"Small" has always suited Richard Maltby Jr. and David Shire exceedingly well. Certainly they have also worked "Big" throughout their years together, including creating a Broadway musical by that name. Intimacy, nonetheless, permeates all the music they have made as lyricist and composer; emotional intimacy in the "closer than ever" sense.
The revue that they assembled under that title, Closer Than Ever, remains one of the most fondly recollected Off-Broadway musicals ever produced. Its songful reflections on the vast spectrum of our interpersonal relations (and failed relations) illuminated rejection, loneliness, illicit sexual bliss, need, solitude, ageing, marriage, second marriage, and, of course, love. It did so both fearlessly and effusively, with dry-eyed musical pathos, droll lyric wit, and always underlying sweetness—a perfect encapsulation of the sound and sensibility of Maltby and Shire in sum.
They met at Yale in the 1950s, writing musicals for the Yale Dramatic Association. As the son of bandleader Richard Maltby Sr. (best known for his 1954 hit recording of "[Themes From] The Man With the Golden Arm"), the Wisconsin-born, New York–bred Maltby and the Buffalo-born Shire (also the son of a local bandleader) came to the city from Yale to make music for the stage. In 1961 their maiden produced effort, The Sap of Life, played at One Sheridan Square Theater in Greenwich Village. Their first Broadway credit in 1968 was the interpolation of one song, "The Girl of the Minute," into the revue New Faces of 1968.
Shire was simultaneously working his way up from dance-class pianist to Broadway rehearsal pianist to Broadway pit pianist, ultimately playing for the original productions of both The Fantasticks and Funny Girl. He became Barbra Streisand's accompanist, as well as conducting and arranging for her (especially Streisand's early television specials Color Me Barbra and The Belle of 14th Street). Streisand recorded five Maltby-Shire songs during this period, including "Autumn," which they'd written together at Yale, and "Starting Here, Starting Now," later deployed as the title song for their breakout theatrical success.
Originally called simply Theater Songs by Maltby and Shire, that show was first produced by the Manhattan Theatre Club in 1976, directed by Maltby. A musical sampler of Maltby and Shire's indelibly wrought "story songs" (mostly about romance in the big city), the revue transferred from MTC to the Barbarann Theater Restaurant in March 1977 under a new title, Starting Here, Starting Now, and ran for 120 performances. Many of its songs originally had been written for shows that were either never produced or had closed out of town. Woven together, they yielded an evening of musical theater mini-dramas that were deeply engrossing and delectably entertaining.
The following year, at MTC's instigation, Maltby conceived, directed, and contributed additional lyrics for a revue celebrating the music and the life of the jazz legend Thomas "Fats" Waller. Ain't Misbehavin' proved a landmark achievement, a radical racial rediscovery of a neglected master and a smash hit, transferring from MTC's Upper East Side cabaret space to Broadway, where it ran for 1,604 performances and won a Tony Award for Maltby as director.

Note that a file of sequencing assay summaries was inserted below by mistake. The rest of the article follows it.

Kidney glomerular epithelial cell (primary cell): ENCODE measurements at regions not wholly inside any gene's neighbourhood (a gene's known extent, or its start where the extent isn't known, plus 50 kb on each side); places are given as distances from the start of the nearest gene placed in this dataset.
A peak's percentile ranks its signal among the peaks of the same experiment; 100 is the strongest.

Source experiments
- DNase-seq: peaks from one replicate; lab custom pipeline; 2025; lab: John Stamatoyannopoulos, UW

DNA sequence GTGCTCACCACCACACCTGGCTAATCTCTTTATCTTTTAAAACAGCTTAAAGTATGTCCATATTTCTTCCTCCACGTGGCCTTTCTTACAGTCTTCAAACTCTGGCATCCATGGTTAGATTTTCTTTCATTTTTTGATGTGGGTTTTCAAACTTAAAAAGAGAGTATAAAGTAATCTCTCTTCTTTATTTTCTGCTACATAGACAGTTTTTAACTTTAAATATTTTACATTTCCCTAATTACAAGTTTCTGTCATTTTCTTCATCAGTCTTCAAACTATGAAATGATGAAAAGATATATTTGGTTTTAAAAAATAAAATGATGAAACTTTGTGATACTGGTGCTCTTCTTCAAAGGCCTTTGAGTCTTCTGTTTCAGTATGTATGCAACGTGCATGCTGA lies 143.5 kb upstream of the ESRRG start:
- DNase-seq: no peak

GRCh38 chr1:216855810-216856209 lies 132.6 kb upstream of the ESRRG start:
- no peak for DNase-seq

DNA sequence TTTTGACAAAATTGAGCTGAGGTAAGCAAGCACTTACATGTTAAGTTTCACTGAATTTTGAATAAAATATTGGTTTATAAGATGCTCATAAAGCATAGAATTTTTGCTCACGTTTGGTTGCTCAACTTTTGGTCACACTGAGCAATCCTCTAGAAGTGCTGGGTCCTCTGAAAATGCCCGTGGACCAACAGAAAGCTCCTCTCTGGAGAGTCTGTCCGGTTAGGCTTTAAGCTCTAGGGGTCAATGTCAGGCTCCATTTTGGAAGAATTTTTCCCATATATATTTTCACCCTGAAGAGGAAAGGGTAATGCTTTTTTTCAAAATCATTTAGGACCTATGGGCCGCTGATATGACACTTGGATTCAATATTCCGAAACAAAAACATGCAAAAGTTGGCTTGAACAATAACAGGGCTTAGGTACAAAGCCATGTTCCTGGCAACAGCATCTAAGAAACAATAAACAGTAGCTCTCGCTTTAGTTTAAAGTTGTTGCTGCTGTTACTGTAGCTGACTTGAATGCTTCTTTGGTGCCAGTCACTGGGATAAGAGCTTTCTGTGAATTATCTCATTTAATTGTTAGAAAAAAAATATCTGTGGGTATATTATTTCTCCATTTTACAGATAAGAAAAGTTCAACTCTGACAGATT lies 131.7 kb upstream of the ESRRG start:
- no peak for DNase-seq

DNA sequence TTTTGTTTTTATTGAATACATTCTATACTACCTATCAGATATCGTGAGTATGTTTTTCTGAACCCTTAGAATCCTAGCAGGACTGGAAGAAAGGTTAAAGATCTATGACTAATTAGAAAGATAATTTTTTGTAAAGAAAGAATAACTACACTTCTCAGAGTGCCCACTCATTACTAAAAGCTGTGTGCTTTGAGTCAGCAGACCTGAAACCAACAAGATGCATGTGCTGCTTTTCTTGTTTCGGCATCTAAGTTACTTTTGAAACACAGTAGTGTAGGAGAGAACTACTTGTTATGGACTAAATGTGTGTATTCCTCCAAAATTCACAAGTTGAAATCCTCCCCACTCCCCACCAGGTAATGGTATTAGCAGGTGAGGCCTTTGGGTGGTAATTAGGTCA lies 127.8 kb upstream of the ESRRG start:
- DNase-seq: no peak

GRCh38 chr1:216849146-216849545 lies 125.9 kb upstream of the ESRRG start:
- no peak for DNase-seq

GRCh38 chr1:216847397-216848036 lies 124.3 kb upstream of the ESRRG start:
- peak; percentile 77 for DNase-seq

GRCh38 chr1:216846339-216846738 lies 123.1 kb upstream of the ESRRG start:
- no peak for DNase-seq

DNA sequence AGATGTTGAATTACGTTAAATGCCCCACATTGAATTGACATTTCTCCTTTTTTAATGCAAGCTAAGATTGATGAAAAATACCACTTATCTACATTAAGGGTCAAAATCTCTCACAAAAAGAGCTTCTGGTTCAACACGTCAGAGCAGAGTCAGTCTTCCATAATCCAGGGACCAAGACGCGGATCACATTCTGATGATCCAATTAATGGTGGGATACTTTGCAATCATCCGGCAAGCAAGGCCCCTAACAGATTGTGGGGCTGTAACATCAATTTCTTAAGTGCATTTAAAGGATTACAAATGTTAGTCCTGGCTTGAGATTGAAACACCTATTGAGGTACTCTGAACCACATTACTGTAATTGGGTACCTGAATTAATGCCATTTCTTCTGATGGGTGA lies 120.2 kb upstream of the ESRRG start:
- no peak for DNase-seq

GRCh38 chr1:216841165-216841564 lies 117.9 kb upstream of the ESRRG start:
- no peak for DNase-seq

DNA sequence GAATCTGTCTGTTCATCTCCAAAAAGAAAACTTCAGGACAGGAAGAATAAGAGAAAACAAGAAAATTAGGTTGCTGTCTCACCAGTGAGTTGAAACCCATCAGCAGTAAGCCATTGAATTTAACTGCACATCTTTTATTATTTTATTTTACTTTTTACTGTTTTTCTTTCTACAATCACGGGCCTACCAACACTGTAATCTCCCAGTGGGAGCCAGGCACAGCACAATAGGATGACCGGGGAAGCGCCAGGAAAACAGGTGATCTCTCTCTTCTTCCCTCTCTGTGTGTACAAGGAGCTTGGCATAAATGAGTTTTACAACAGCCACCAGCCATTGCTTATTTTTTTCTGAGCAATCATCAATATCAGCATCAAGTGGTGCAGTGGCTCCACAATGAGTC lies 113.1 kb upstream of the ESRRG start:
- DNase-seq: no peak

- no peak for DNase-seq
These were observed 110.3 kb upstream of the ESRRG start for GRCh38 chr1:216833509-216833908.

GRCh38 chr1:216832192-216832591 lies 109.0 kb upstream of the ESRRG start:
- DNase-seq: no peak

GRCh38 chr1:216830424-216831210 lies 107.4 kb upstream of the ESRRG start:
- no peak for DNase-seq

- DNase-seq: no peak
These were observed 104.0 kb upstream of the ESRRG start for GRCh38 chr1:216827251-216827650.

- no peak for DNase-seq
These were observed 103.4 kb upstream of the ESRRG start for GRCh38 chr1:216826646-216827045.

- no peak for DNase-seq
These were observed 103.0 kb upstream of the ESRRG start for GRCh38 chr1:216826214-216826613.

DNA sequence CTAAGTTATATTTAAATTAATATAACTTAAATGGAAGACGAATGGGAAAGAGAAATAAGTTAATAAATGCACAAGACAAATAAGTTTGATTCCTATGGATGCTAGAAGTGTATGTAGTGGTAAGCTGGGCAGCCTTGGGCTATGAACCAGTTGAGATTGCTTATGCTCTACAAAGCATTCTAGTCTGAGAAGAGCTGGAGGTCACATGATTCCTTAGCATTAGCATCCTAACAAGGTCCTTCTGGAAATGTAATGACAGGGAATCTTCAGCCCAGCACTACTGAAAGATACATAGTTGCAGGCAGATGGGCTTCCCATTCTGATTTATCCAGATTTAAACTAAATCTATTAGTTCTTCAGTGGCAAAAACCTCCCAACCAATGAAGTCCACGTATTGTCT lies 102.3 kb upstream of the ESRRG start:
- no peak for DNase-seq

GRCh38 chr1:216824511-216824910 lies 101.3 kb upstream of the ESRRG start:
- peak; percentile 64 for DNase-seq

Like Maltby, Shire pursued (and continues to pursue) a hugely successful parallel career—in his case as a distinguished composer of television and film scores. He won an Academy Award for Best Original Song for the 1979 film Norma Rae. Shire's soundtrack work also included The Conversation, All the President's Men, and parts of Saturday Night Fever. Then, in 1983, he returned to Broadway to collaborate with Maltby on the delightfully unlikely musical about pregnancy and childbirth, Baby.
It was a subject that only Maltby and Shire could have tackled. Focusing on the emotional impact of becoming pregnant (also the trauma of not being able to), the team composed a host of thrillingly theatrical songs for an exceptional cast that featured (in a Tony-nominated performance) the incomparable Liz Callaway, who stopped the show nightly with Baby's majestic anthem "The Story Goes On." Against all odds, Baby ran for 241 performances and garnered seven Tony nominations, including Best Director for Maltby and Best Original Score for Maltby and Shire.
Closer Than Ever followed in 1989, cementing Maltby and Shire's shared reputation as a very special songwriting team. Maltby continued to direct other people's shows, like Fosse in 1999, for which he received another Tony nomination, while contributing lyrics to some pretty big shows, including Alain Boublil and Claude-Michel Schönberg's Miss Saigon in 1991. Shire continues to compose film scores and conduct symphony orchestras. In 1996, the two tackled Big itself, based on the Tom Hanks movie, receiving Tony nominations for their efforts. To this day, they remain exceedingly active; their latest musical, Take Flight, premiered in London at the Menier Chocolate Factory in 2007, and in the U.S. at the McCarter Theatre in 2010.
Last year, Liz Callaway premiered her own, very personal Maltby and Shire tribute for Lincoln Center's American Songbook in a sold-out performance at the intimate Stanley H. Kaplan Penthouse. This year, she reprises that evening in the much larger precincts of The Appel Room, filling it with Maltby and Shire songs big and small, all of them exquisitely scaled to life. The story goes on.
Barry Singer blogs about the arts, literature, and Winston Churchill for the Huffington Post.